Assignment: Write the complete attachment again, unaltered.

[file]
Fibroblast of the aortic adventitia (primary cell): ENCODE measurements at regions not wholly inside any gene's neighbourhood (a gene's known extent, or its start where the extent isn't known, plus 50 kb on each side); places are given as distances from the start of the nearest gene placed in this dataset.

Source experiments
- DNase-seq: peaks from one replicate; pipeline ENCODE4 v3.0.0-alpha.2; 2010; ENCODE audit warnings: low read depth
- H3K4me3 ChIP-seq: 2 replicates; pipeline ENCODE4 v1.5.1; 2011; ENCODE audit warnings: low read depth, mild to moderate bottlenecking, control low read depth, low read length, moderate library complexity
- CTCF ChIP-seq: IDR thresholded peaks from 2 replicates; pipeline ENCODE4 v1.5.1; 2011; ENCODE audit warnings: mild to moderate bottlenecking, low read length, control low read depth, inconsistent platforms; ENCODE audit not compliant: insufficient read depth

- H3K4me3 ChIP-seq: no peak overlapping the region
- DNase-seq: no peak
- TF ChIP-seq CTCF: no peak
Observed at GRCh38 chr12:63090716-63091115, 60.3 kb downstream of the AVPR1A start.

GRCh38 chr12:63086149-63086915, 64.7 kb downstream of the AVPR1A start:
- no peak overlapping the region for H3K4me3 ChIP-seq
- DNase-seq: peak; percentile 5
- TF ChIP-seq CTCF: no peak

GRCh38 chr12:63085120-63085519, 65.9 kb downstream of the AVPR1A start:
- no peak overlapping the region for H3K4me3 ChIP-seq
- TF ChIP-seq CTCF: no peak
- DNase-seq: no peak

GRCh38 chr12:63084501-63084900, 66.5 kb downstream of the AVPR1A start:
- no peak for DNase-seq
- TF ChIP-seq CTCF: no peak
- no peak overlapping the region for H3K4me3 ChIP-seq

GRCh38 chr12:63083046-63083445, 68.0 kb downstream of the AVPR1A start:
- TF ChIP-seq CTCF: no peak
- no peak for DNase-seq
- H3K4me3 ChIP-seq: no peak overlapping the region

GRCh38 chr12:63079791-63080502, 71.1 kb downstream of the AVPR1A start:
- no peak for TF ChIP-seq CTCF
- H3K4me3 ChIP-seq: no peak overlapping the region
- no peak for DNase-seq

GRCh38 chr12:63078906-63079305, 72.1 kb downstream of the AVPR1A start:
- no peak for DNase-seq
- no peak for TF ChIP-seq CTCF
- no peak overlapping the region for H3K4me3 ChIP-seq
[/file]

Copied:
Fibroblast of the aortic adventitia (primary cell): ENCODE measurements at regions not wholly inside any gene's neighbourhood (a gene's known extent, or its start where the extent isn't known, plus 50 kb on each side); places are given as distances from the start of the nearest gene placed in this dataset.

Source experiments
- DNase-seq: peaks from one replicate; pipeline ENCODE4 v3.0.0-alpha.2; 2010; ENCODE audit warnings: low read depth
- H3K4me3 ChIP-seq: 2 replicates; pipeline ENCODE4 v1.5.1; 2011; ENCODE audit warnings: low read depth, mild to moderate bottlenecking, control low read depth, low read length, moderate library complexity
- CTCF ChIP-seq: IDR thresholded peaks from 2 replicates; pipeline ENCODE4 v1.5.1; 2011; ENCODE audit warnings: mild to moderate bottlenecking, low read length, control low read depth, inconsistent platforms; ENCODE audit not compliant: insufficient read depth

- H3K4me3 ChIP-seq: no peak overlapping the region
- DNase-seq: no peak
- TF ChIP-seq CTCF: no peak
Observed at GRCh38 chr12:63090716-63091115, 60.3 kb downstream of the AVPR1A start.

GRCh38 chr12:63086149-63086915, 64.7 kb downstream of the AVPR1A start:
- no peak overlapping the region for H3K4me3 ChIP-seq
- DNase-seq: peak; percentile 5
- TF ChIP-seq CTCF: no peak

GRCh38 chr12:63085120-63085519, 65.9 kb downstream of the AVPR1A start:
- no peak overlapping the region for H3K4me3 ChIP-seq
- TF ChIP-seq CTCF: no peak
- DNase-seq: no peak

GRCh38 chr12:63084501-63084900, 66.5 kb downstream of the AVPR1A start:
- no peak for DNase-seq
- TF ChIP-seq CTCF: no peak
- no peak overlapping the region for H3K4me3 ChIP-seq

GRCh38 chr12:63083046-63083445, 68.0 kb downstream of the AVPR1A start:
- TF ChIP-seq CTCF: no peak
- no peak for DNase-seq
- H3K4me3 ChIP-seq: no peak overlapping the region

GRCh38 chr12:63079791-63080502, 71.1 kb downstream of the AVPR1A start:
- no peak for TF ChIP-seq CTCF
- H3K4me3 ChIP-seq: no peak overlapping the region
- no peak for DNase-seq

GRCh38 chr12:63078906-63079305, 72.1 kb downstream of the AVPR1A start:
- no peak for DNase-seq
- no peak for TF ChIP-seq CTCF
- no peak overlapping the region for H3K4me3 ChIP-seq